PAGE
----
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PhRMA has a strong ally in U.S. Secretary of Commerce William Daley. In a letter to Secretary of State Madeleine Albright, Commerce rejected the State Departments apparent proposition to support transparency visits. Instead, Daley argued that transparency visits would offer no national security benefits." [ Letter from William M. Daley, secretary of commerce to Madeleine K. Albright, secretary of state, dated 24 May 1999.] Positioning himself firmly in the first school of thought described above, Daley reaches this conclusion because inspections have virtually no chance of discovering biological weapons activities." In the letter he does not indicate that he has even considered that there may be nonproliferation benefits to on-site visits.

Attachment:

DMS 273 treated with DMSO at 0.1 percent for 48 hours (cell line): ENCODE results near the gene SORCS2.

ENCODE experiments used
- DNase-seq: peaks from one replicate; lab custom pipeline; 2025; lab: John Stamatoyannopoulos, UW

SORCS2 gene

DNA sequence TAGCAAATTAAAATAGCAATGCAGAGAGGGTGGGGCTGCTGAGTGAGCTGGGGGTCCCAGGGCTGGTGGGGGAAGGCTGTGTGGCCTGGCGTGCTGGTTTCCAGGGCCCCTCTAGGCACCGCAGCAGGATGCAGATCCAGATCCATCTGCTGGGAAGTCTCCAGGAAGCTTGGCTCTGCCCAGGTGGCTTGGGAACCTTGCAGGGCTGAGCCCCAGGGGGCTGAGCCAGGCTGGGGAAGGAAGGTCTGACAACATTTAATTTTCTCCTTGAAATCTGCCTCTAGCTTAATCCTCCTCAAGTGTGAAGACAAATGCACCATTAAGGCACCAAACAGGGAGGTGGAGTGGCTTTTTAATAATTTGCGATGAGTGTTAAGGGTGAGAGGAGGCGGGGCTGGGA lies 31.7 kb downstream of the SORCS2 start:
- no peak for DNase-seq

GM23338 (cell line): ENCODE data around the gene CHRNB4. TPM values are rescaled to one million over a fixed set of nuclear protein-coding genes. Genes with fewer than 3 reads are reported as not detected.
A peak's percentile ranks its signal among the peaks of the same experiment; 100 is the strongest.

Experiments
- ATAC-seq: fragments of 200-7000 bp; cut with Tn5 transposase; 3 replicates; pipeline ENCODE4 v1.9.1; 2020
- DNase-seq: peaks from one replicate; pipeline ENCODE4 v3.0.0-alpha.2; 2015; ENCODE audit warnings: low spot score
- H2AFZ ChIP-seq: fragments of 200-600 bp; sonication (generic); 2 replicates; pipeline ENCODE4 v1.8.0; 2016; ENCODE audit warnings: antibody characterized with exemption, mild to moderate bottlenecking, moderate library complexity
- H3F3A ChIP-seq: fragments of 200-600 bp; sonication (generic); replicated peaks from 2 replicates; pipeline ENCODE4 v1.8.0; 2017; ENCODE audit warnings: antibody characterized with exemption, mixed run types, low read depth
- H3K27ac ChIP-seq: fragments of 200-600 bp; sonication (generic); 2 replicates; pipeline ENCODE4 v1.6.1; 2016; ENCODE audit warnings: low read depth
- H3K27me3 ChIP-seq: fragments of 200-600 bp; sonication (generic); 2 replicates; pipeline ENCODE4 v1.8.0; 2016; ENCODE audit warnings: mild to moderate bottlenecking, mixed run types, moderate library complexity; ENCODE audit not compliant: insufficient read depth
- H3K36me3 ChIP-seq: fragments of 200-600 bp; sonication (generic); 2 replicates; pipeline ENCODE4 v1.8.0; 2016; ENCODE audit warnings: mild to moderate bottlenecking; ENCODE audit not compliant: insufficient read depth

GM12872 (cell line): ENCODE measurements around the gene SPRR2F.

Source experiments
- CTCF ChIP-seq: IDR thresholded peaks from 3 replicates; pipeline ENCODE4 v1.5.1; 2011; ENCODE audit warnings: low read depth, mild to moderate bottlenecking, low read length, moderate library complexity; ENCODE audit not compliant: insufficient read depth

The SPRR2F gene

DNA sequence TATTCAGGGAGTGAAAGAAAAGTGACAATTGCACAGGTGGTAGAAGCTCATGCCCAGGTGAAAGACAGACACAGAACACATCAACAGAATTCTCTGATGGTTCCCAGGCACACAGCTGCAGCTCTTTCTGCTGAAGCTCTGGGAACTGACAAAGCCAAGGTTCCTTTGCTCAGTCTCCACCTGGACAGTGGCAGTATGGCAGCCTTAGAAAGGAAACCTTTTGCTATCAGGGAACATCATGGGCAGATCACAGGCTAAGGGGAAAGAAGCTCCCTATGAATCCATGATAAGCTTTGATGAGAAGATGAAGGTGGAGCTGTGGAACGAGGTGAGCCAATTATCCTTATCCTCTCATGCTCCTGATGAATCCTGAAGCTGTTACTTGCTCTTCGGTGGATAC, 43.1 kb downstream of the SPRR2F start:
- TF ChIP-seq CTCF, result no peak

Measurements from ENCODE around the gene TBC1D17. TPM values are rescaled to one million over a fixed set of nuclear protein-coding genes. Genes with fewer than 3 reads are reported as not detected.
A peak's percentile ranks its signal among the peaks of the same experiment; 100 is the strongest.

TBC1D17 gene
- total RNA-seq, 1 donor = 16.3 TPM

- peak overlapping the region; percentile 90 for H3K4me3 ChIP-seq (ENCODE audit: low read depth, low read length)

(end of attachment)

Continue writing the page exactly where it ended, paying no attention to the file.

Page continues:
Fighting Proliferation Alternatives to Arms Control
Fighting Proliferation Alternatives to Arms Control
To the extent that a portion of the U.S. community concerned with biological weapons proliferation remains skeptical of the potential success of arms control, they necessarily look to alternatives to, or ways to bolster, arms control. In the United States, export controls are generally considered a vital complement to arms control restrictions. Many in the United States emphasize export control connections to the BWC through the obligations of Article III, which bars the transfer of BW to any recipient whatsoever as well as agents, toxins, and equipment if the transferring party does not think they will be used for peaceful purposes. Thus the continued existence of the Australia Group - an informal group of countries that share intelligence information on BW and CW proliferation and coordinate export policies - receives strong support in the United States.
Secretary of the Navy Richard Danzig believes the United States must meet the BW threat by preparing to defend against it. He has listed a range of activities that would augment arms control: